It was also tested in Leon, which has more Alpine conditions, and organic soil is lacking. Other areas chosen included San Mateo de Gallegos in the Autonomous Region of Aragon, which has semi-desertic conditions, and in Vadecans which belongs to the Autonomous Region of Catalunya, where you will find Mediterranean mountains with their long dry periods.
The result of this test was that on flatlands it was too expensive, and the traditional method of planting was more cost-effective. But in mountainous areas, the waterboxx proved to have a benefit above normal planting methods. The waterboxx technology protects the sapling against cold, snow, and landslides.
How to re-green the Middle East
Three-quarters of Jordan is a desert, and as a country, it is one of the driest. In a study published by Stanford University in 2017, they stated that the water situation will get worse in the years to come. By the end of the century, there will be 30% less rainfall and they expect temperatures to rise 6 degrees Celsius.
The situation in Jordan reflects many other places on the planet where similar conditions are expected. It is urgent something needs to be done. Nature can be our alley if we treat her well.
A project called Greening The Desert was established 10 years ago by Australian permaculture expert Geoff Lawton. Here he shows people how to live sustainably with limited water and resources.
Australian biologists Bill Mollison and David Holmgren developed Permaculture (a contraction of permanent agriculture) in the 1970s. Permaculture mimics the natural systems and tries to integrate human activity with natural surroundings. Like that, one creates a sustainable ecosystem.
Mr. Lawton and his Jordanian wife, Nadia, bought a 3000 square meter plot in the Dead Sea valley. This area is known for its high salinity levels, extremely hot environment, and scarcity of people willing to consider purchasing land there, even if the price is cheap.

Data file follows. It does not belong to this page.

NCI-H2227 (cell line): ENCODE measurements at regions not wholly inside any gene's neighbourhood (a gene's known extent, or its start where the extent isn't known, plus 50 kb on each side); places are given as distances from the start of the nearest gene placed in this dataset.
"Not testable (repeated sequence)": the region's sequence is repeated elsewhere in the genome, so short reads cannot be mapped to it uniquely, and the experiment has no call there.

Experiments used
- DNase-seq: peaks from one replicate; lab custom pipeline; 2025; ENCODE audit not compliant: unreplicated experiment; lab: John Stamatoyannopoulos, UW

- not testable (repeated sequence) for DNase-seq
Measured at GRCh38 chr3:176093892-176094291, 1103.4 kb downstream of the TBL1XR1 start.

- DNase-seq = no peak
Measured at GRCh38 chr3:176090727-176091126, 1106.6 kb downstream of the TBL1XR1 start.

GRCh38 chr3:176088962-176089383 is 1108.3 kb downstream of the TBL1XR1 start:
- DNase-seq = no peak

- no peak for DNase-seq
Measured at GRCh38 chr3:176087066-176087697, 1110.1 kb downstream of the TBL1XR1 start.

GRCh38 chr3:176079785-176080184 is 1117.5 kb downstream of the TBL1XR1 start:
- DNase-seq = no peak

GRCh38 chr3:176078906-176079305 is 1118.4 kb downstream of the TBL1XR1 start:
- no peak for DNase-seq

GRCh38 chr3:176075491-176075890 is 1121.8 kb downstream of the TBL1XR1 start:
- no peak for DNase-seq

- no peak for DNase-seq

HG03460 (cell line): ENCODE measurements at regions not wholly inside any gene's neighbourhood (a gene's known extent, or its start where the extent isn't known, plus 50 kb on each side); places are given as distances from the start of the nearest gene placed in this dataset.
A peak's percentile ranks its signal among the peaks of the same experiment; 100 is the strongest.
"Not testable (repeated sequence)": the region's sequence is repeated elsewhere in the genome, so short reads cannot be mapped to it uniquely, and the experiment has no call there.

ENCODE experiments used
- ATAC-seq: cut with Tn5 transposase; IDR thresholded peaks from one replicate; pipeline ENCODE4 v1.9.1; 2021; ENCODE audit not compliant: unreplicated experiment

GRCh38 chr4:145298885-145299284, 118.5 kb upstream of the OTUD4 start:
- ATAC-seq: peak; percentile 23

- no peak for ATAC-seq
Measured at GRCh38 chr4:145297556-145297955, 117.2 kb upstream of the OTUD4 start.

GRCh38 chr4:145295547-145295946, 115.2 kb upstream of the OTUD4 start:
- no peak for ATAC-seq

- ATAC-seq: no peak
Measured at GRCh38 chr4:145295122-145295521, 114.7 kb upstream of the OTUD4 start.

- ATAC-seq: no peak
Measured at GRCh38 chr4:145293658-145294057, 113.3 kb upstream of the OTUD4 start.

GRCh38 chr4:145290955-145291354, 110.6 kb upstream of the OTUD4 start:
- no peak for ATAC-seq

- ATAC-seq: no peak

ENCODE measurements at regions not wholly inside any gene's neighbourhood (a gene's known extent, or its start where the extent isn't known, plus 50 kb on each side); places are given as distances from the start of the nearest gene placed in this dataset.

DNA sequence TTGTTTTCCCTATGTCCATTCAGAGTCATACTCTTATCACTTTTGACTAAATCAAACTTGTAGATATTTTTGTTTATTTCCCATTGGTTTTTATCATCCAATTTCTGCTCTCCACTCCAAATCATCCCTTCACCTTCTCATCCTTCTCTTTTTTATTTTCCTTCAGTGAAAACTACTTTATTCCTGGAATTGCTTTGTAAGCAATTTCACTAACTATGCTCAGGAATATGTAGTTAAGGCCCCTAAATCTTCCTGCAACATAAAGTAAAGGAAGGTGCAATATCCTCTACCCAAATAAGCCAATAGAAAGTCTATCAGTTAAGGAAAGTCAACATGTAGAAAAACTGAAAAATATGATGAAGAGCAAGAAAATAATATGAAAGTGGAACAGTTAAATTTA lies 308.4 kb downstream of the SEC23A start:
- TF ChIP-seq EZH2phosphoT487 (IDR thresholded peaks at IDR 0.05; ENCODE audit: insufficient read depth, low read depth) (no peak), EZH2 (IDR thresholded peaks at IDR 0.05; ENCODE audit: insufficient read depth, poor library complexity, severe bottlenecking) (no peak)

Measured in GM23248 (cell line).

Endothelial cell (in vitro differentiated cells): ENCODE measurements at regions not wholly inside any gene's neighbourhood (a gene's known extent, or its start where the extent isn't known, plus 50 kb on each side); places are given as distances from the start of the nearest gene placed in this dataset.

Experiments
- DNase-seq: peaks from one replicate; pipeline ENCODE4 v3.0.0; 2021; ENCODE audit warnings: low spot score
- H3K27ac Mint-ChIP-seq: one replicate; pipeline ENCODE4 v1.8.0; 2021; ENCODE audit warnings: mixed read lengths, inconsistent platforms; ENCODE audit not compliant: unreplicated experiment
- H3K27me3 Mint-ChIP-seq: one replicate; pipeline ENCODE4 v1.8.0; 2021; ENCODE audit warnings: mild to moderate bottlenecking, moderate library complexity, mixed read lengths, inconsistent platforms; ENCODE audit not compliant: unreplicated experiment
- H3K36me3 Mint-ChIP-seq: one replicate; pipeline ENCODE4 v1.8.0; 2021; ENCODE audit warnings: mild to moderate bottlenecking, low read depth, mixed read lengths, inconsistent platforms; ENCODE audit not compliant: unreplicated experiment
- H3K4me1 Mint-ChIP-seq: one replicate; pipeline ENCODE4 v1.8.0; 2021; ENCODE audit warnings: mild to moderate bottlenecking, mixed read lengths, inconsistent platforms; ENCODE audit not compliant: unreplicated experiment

In 2015, the countries of Jordan and Israel signed an agreement to save the Dead Sea and improve access to water in the region. As so often happens with agreements, not much has happened since then due to diplomatic tension, difficulty with funding, and environmentalist objections.
When Mr. Lawton and his team bought the land in 2008, they started with capturing all the water they could and planted hardy trees and nitrogen-fixing plants. These measures provide the garden with anti-evaporation strategies.
All the water is recycled, the entire project runs on solar power, and this forest garden now serves as an institute. Everybody is welcome, visitors from other countries and the local communities are being shown how permaculture functions.
This YouTube video shows you the 10-year timeline of the Greening the Desert Project.
People also bought small plots of land, and following the guidelines of Mr. Lawton can now boast of their own small oasis.
What are earthworks ?
Douglas Barnes is a permaculture designer. Bill Mollison and Geoff Lawton trained him in Australia. He has designed earthworks in many places like North America, Japan, and Andra Pradesh in India.
By applying this knowledge you can increase food production, you get higher groundwater levels, you reduce irrigation needs, and you will enhance ecosystem resilience.
In this book, you will find how to make swales, ponds, dams, hugelkultur, net-and-pan systems, spate irrigation, and more. It means this practical handbook is for all those people who want to maximize the water harvesting potential of any landscape at the lowest cost and impact.
There are many more innovative projects out there with the capacity to make Mother Earth green again. Humanity can do great and good things. We need to spread the word before it is too late and more of our beautiful Planet has been converted into a desert.
Before you leave, you might like to have a look at Recommendations. It is a special page I made for you with a collection of things you could find interesting.
Source: Smithsonian, March 24, 2017, article by Lorraine Boissoneault, Wikipedia
Photo Source: Pixabay
It is very strange that on the one hand, so many people come up with great ideas to make our planet greener, while in other places people are chopping trees as if they were a problem. Not taking into account that trees provide our oxygen.
Please read the following post about 800-year-old trees which have to go because of human stupidity and greed.